Social deprivation was nothing new in the East End of London in the mid 1800’s, but it would be hard to imagine nowadays the plight of the Match Girls at Bryant and May’s factory in Worship Street, Bow.
William Bryant and Francis May (who were both Quakers) had originally imported red-phosphorus based safety matches from John Edvard Lundström, in Sweden, in 1850. However, as demand increased Bryant and May bought Lundström’s UK patent, building their new safety match factory in Bow.
They continued to use red phosphorus throughout 1855, but the product was much more expensive than the alternative – white phosphorus-based matches. Bryant and May found a ready solution in the East End – and began the use of child labour. At its height, the factory was to employ around 3000 East End children, predominantly girls.
The match girls, some as young as 13, worked from 6.30am until 7pm, with just two breaks, standing all the time, often eating any lunch at their workbenches, breathing fumes as they dined. In the factory, those girls known as “mixers,” “dippers,” and “boxers” were most exposed to the heated fumes containing this compound.
However, the long hours were often just the start of the match girls’ misery. Many were struck down with a terrible disease – phosphorus necrosis – known by the colloquial term of ‘Phossy Jaw’. Those girls who suffered with phossy jaw would begin experiencing agonising toothaches and a swelling of the gums. Over a period of time, the jaw bone would begin to abscess.
The bones of the jaw would start to glow a greenish-white colour in the dark, and the decaying bone tissue would eventually rot away. The accompanying open wounds would run, giving off a foul-smelling discharge. Finally, in its advanced stages, the disease would lead to serious brain damage and death.
The exploitation of the girls came to the attention of a journalist and social activist called Annie Besant, together with her friend Herbert Burrows, who, following the disclosure that Bryant and May’s shareholders were receiving dividends of 20%, whist the girls were paid around 4 – 8 shillings a week (20 – 40p), published an article in her weekly paper ‘The Link’ on 23rd June 1888.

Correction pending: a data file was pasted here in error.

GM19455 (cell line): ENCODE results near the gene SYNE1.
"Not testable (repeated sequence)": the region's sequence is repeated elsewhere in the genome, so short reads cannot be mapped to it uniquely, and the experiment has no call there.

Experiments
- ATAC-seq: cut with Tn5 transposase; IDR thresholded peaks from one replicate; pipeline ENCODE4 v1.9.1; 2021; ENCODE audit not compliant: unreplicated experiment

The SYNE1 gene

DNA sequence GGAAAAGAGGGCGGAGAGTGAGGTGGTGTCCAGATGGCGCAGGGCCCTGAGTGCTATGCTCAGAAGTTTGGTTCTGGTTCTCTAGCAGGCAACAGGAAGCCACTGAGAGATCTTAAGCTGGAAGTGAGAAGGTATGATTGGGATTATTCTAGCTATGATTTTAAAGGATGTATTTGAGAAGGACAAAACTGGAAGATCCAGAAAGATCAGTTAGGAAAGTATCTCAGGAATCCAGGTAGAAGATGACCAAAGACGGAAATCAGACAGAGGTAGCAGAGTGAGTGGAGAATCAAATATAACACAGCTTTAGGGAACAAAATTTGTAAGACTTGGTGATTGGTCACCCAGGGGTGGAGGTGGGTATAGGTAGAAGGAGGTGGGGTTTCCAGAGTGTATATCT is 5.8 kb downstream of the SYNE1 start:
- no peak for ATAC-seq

After questioning several of the young girls at the factory, her shocking article likened the Bow factory to a “prison-house” and described the match girls as “white wage slaves” – “undersized”, “helpless” and “oppressed”.
She wrote – “Do you know that girls are used to carrying boxes on their heads until the hair is rubbed off and the young heads are bald at fifteen years of age? Country clergymen with shares in Bryant and May’s, draw down on your knee your fifteen year old daughter; pass your hand tenderly over the silky beauty of the black, shining tresses”.
Bryant and May reacted angrily to the accusations and tried to insist that each member of their workforce sign a prepared declaration contradicting the article. The girls refused and as a result, one of their number was dismissed on what was seen to be a spurious and made up charge.
By the end of that day – around half of the workforce, some 1500 women and girls – refused to work. Whilst the management attempted to backpedal and reinstate the sacked worker, the girls demanded other changes to their working conditions, particularly in relation to the unfair fines which were deducted from their wages.
By the 6th July 1888, the entire factory stopped work and a group of around 200 girls descended on the Fleet Street offices of Annie Besant and her newspaper. Annie Besant’s initial reaction was one of shock and dismay that so many of the women and girls were now effectively out of work with little or no means of support.
She helped the girls to coordinate a strike fund, and a number of other newspapers collected donations from readers. Prominent members of the Fabian Society including George Bernard Shaw, Sidney Webb and Graham Wallas became involved in the distribution of the cash collected.
The Member of Parliament, Charles Bradlaugh, spoke in the house on behalf of the girls’ plight, and a number of the match-girls travelled to the House of Commons to meet a group of MPs and increase the publicity and pressure on Bryant and May.
Finally, the factory owner William Bryant, concerned about the poor publicity, formulated a meeting on the 16th July 1888 where it was agreed that a number of the girls’ grievances, such as fines, unfair deductions and penalties and the creation of a separate dining area where meals could be taken without the danger of contamination from the phosphorus, would be met.
Besant and others continued to campaign against the use of white phosphorus in matches, and in an effort to try and combat the situation, the Salvation Army opened up its own match factory in the Bow district, using less toxic red phosphorus and paying better wages. However, the continued high cost of red phosphorus compared to white phosphorus caused its downfall and The Salvation Army match factory finally closed, ironically being taken over by Bryant and May, on 26 November 1901.